- The California Energy Commission (CEC) on Monday approved a $1.4 billion plan to push the state closer to its electric vehicle charging and hydrogen refueling goals.
- The move comes more than a year after California Gov. Gavin Newsom, D, issued an executive order that sought to phase out the sale of new gasoline-powered passenger vehicles in the state by 2035. The funding in the new plan will become available over the next two years via a combination of competitive solicitations and direct agreements, according to a commission press release.
- This is "essentially a huge infusion of cash for much needed investments in zero-emission vehicle infrastructure, and in particular electric vehicle charging infrastructure," said Samantha Houston, senior vehicles analyst with the Union of Concerned Scientists' clean transportation program.
Newsom’s goal of ensuring all new passenger vehicle sales in California are zero-emission by 2035 is expected by the administration to reduce more than 35% of greenhouse gas emissions from cars in the state. According to an analysis by Energy Innovation, staying on track to reach that goal could lead to a 9% increase in electricity demand by the end of the decade.
Separately, California is aiming to install and construct 250,000 electric vehicle charging ports — including 10,000 DC fast charging ports — and 200 hydrogen-fueling stations by the middle of the decade. But CEC staff estimated that even taking into account existing and expected future charging ports, California will be short 54,000 Level 2 chargers and 385 DC fast chargers by 2025.
The CEC’s three-year plan — which the agency says will help close gaps in funding infrastructure development — includes $314 million in funding for light-duty electric vehicle charging infrastructure; $690 million for medium and heavy-duty zero-emission vehicle infrastructure; and $77 million for hydrogen refueling infrastructure. In addition, it allocates $244 million for zero-emission vehicle manufacturing and another $15 million for workforce training and development.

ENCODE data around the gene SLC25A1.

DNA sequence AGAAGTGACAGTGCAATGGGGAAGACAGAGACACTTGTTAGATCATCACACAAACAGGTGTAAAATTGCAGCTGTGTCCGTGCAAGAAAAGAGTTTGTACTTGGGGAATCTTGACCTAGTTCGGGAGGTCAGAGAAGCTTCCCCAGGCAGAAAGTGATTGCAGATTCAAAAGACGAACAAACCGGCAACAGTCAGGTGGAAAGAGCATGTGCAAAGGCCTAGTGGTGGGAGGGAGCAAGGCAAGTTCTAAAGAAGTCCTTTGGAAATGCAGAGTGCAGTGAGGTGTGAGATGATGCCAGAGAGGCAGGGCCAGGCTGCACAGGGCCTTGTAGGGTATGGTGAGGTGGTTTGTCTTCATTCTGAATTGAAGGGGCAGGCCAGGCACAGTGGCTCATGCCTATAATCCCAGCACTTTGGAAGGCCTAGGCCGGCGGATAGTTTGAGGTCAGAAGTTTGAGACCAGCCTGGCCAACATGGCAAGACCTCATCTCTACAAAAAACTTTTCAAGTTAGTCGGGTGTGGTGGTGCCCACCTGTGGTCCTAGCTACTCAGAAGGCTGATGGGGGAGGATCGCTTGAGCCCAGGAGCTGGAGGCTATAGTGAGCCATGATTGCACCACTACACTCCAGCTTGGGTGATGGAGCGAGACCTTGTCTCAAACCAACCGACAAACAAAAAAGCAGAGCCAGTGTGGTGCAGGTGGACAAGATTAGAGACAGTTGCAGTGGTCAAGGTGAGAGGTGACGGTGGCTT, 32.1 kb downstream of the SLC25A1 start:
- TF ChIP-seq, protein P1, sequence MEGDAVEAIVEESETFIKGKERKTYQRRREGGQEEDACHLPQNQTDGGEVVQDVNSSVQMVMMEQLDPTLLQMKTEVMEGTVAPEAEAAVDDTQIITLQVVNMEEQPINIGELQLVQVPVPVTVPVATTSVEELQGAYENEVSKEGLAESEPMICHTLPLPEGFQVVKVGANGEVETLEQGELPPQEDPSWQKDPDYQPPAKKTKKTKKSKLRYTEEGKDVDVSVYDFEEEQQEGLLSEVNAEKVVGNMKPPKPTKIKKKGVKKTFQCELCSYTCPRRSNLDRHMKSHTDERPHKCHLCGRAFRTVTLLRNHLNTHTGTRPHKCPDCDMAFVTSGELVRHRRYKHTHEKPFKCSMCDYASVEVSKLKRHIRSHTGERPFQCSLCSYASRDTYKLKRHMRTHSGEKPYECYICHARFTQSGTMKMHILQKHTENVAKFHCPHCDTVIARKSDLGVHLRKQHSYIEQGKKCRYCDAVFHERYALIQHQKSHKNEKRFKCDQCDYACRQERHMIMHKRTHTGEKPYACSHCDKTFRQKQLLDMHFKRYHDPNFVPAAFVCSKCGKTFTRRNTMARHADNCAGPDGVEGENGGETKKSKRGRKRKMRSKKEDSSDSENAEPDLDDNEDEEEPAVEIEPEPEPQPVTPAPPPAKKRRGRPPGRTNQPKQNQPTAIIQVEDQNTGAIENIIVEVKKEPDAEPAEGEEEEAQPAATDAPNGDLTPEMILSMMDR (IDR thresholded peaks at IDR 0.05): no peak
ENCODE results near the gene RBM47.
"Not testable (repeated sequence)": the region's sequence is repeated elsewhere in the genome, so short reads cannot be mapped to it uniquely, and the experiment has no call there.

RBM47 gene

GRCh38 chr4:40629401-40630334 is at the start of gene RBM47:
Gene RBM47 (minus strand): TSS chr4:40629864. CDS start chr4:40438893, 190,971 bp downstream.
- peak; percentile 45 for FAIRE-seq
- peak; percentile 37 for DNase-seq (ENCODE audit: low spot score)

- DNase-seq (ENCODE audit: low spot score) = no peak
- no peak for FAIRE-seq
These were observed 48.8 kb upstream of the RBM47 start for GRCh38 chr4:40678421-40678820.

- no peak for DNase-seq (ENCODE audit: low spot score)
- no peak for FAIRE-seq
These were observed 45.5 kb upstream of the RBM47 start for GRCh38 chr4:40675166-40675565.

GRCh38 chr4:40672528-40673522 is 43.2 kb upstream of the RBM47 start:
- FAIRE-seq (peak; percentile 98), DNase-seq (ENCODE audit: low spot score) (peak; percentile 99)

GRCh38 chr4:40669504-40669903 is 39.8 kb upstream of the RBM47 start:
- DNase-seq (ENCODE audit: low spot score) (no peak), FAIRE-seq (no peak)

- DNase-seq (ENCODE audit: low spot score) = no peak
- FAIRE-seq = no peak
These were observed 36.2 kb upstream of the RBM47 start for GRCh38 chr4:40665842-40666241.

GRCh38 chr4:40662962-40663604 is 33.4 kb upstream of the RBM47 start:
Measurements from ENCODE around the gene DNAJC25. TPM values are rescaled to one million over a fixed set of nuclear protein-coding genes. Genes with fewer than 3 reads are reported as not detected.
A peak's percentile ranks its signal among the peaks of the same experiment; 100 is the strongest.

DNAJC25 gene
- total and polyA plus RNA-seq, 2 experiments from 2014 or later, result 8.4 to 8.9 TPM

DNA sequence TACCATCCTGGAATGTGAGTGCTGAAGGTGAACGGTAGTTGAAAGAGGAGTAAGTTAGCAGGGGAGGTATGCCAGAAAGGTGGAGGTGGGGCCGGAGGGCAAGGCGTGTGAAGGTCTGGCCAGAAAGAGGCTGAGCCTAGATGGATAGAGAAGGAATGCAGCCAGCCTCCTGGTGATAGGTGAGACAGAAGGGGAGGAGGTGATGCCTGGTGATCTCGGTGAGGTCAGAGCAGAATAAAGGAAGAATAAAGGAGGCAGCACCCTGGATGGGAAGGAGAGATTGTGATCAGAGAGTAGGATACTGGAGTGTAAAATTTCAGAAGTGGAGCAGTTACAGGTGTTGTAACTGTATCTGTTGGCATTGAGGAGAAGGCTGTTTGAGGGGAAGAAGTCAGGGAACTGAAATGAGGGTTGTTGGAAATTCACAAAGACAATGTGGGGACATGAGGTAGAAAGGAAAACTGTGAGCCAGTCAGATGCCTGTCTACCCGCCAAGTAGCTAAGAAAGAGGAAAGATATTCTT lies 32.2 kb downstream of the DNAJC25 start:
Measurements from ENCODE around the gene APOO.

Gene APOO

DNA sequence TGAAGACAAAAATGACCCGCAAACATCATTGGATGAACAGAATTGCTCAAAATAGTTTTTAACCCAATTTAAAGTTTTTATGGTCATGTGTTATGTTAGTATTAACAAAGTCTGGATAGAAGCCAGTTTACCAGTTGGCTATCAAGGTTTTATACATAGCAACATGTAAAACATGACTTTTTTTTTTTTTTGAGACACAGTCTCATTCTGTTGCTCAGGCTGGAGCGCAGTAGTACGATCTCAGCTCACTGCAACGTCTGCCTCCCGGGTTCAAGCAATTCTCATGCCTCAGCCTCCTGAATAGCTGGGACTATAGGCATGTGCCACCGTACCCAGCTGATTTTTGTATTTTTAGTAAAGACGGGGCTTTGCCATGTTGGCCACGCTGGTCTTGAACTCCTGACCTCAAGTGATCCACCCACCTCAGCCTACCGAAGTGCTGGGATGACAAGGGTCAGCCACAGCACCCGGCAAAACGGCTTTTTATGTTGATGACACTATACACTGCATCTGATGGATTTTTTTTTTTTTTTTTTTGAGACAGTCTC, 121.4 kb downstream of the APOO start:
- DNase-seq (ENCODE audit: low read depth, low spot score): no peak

"These dollars close the 2025 infrastructure funding gap so that access to charging and hydrogen fueling isn’t a barrier for those exploring cleaner transportation options including individuals, businesses and public agencies," Patty Monahan, CEC commissioner, said in a statement.
The agency intends to ensure that half of the funds in the plan go to projects that help "priority populations," including low-income communities.
While this funding will not be administered by utilities themselves — unlike previous programs approved by the California Public Utilities Commission — the utilities will be an important partner on this, Houston said.
Investor-owned utilities Pacific Gas & Electric (PG&E) and Southern California Edison (SCE) both welcomed the move. When combined with utility-sponsored programs like SCE’s Charge Ready programs, the CEC’s plan will help close the funding gap and enable the deployment of the 250,000 chargers needed to support the goal of 1.5 million zero-emission vehicles on California roads by 2025, SCE spokesperson Gloria Quinn said.
"We look forward to continuing to work with the CEC and other state policymakers to ensure the necessary public and private funding is provided to support deployment of the additional 900,000 chargers beyond the 2025 goal, to meet the EV adoption needed by 2030," she added.
"Increasing EV adoption is a critical component to making California’s clean air future a reality for the transportation sector," PG&E spokesperson Ari Vanrenen said in an emailed statement, adding that the utility commends the CEC’s efforts to reduce barriers to EV adoption.